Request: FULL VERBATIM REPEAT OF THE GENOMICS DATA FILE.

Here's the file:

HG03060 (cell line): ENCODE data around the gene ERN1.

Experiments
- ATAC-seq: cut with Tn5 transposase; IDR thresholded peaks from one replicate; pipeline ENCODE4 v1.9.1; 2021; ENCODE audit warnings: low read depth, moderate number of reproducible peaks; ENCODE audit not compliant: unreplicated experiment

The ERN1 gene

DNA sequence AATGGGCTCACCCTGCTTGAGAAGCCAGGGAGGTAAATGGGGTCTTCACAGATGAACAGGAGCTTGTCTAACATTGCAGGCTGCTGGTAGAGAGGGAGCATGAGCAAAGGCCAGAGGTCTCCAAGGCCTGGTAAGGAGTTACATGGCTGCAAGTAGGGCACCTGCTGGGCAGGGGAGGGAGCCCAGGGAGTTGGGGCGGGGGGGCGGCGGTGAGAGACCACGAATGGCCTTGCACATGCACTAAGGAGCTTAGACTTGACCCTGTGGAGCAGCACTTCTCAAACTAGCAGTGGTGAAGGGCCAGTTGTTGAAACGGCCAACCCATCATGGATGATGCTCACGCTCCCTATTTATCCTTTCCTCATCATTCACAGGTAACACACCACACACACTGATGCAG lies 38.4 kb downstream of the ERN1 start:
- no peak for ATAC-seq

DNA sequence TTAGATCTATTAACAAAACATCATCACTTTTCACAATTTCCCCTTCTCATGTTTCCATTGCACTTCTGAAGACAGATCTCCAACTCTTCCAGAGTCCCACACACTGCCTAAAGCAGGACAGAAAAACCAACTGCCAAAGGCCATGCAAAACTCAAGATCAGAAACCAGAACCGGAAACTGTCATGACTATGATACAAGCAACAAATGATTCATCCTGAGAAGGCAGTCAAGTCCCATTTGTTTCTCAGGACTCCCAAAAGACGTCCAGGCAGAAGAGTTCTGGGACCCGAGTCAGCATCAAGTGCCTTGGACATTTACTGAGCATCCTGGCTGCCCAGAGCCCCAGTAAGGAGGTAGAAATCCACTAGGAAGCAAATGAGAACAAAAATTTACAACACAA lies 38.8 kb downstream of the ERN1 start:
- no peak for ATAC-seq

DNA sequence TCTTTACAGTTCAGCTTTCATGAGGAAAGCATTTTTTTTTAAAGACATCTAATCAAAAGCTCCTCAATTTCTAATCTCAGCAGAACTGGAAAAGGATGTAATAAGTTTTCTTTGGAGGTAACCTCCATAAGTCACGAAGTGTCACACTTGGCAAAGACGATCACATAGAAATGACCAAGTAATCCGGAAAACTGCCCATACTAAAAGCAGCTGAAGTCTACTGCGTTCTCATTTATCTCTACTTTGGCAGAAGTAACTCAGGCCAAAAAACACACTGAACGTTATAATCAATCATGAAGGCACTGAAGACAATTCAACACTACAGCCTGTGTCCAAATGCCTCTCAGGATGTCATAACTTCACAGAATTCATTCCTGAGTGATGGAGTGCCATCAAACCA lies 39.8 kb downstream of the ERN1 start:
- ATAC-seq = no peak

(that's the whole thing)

HG03060 (cell line): ENCODE data around the gene ERN1.

Experiments
- ATAC-seq: cut with Tn5 transposase; IDR thresholded peaks from one replicate; pipeline ENCODE4 v1.9.1; 2021; ENCODE audit warnings: low read depth, moderate number of reproducible peaks; ENCODE audit not compliant: unreplicated experiment

The ERN1 gene

DNA sequence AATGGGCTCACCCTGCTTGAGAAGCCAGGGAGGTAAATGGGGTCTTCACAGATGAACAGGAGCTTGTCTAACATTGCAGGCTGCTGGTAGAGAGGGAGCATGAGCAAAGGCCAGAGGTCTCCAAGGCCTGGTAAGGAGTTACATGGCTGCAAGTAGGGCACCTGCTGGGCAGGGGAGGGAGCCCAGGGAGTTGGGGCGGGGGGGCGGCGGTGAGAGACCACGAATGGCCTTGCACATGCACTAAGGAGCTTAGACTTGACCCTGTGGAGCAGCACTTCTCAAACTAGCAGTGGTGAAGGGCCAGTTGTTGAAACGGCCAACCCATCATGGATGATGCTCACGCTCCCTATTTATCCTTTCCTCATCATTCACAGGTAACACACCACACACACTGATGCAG lies 38.4 kb downstream of the ERN1 start:
- no peak for ATAC-seq

DNA sequence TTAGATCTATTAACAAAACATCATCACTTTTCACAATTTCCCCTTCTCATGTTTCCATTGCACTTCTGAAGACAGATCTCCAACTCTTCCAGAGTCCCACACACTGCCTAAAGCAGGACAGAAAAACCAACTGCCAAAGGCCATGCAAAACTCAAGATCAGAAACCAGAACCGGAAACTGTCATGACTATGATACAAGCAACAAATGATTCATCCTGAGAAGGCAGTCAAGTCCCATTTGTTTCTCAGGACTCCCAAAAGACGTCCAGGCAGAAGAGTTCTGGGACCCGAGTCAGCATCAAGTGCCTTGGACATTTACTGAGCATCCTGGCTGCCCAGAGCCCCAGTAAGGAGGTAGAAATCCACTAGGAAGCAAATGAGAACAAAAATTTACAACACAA lies 38.8 kb downstream of the ERN1 start:
- no peak for ATAC-seq

DNA sequence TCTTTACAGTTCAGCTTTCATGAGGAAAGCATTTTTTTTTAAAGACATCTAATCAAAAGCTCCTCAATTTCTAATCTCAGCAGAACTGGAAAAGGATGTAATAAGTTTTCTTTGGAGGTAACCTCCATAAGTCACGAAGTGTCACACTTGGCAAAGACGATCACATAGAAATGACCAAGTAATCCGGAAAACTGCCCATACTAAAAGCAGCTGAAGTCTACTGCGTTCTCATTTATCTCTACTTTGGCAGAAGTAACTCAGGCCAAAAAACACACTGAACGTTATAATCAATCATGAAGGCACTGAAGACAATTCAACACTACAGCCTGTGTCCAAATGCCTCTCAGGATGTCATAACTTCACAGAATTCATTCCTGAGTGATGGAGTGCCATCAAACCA lies 39.8 kb downstream of the ERN1 start:
- ATAC-seq = no peak